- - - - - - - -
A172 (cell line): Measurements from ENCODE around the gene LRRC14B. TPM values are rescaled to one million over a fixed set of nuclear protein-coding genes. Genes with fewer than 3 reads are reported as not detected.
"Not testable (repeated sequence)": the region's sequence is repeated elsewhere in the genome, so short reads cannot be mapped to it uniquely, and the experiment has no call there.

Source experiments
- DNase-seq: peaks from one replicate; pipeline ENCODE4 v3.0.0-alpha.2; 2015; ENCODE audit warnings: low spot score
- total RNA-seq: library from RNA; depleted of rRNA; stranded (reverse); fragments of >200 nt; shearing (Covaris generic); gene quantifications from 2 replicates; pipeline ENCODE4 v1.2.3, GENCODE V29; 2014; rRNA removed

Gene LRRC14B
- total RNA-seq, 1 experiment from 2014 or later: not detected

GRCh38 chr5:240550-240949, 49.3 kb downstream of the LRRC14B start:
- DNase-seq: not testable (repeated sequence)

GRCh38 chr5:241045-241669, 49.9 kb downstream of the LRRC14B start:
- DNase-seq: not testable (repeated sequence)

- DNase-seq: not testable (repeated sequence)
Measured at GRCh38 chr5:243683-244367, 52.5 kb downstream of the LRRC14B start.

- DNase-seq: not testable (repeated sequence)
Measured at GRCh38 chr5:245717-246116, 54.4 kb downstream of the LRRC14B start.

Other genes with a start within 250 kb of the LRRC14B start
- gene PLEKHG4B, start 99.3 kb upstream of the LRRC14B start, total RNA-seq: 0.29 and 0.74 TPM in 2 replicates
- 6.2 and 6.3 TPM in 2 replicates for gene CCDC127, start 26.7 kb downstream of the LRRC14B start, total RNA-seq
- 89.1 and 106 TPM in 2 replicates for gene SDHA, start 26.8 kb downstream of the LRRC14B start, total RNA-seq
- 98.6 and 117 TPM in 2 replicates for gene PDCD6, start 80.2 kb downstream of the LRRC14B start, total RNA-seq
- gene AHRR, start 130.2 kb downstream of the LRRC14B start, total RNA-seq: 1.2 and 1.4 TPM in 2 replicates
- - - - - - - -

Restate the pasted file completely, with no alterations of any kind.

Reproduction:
A172 (cell line): Measurements from ENCODE around the gene LRRC14B. TPM values are rescaled to one million over a fixed set of nuclear protein-coding genes. Genes with fewer than 3 reads are reported as not detected.
"Not testable (repeated sequence)": the region's sequence is repeated elsewhere in the genome, so short reads cannot be mapped to it uniquely, and the experiment has no call there.

Source experiments
- DNase-seq: peaks from one replicate; pipeline ENCODE4 v3.0.0-alpha.2; 2015; ENCODE audit warnings: low spot score
- total RNA-seq: library from RNA; depleted of rRNA; stranded (reverse); fragments of >200 nt; shearing (Covaris generic); gene quantifications from 2 replicates; pipeline ENCODE4 v1.2.3, GENCODE V29; 2014; rRNA removed

Gene LRRC14B
- total RNA-seq, 1 experiment from 2014 or later: not detected

GRCh38 chr5:240550-240949, 49.3 kb downstream of the LRRC14B start:
- DNase-seq: not testable (repeated sequence)

GRCh38 chr5:241045-241669, 49.9 kb downstream of the LRRC14B start:
- DNase-seq: not testable (repeated sequence)

- DNase-seq: not testable (repeated sequence)
Measured at GRCh38 chr5:243683-244367, 52.5 kb downstream of the LRRC14B start.

- DNase-seq: not testable (repeated sequence)
Measured at GRCh38 chr5:245717-246116, 54.4 kb downstream of the LRRC14B start.

Other genes with a start within 250 kb of the LRRC14B start
- gene PLEKHG4B, start 99.3 kb upstream of the LRRC14B start, total RNA-seq: 0.29 and 0.74 TPM in 2 replicates
- 6.2 and 6.3 TPM in 2 replicates for gene CCDC127, start 26.7 kb downstream of the LRRC14B start, total RNA-seq
- 89.1 and 106 TPM in 2 replicates for gene SDHA, start 26.8 kb downstream of the LRRC14B start, total RNA-seq
- 98.6 and 117 TPM in 2 replicates for gene PDCD6, start 80.2 kb downstream of the LRRC14B start, total RNA-seq
- gene AHRR, start 130.2 kb downstream of the LRRC14B start, total RNA-seq: 1.2 and 1.4 TPM in 2 replicates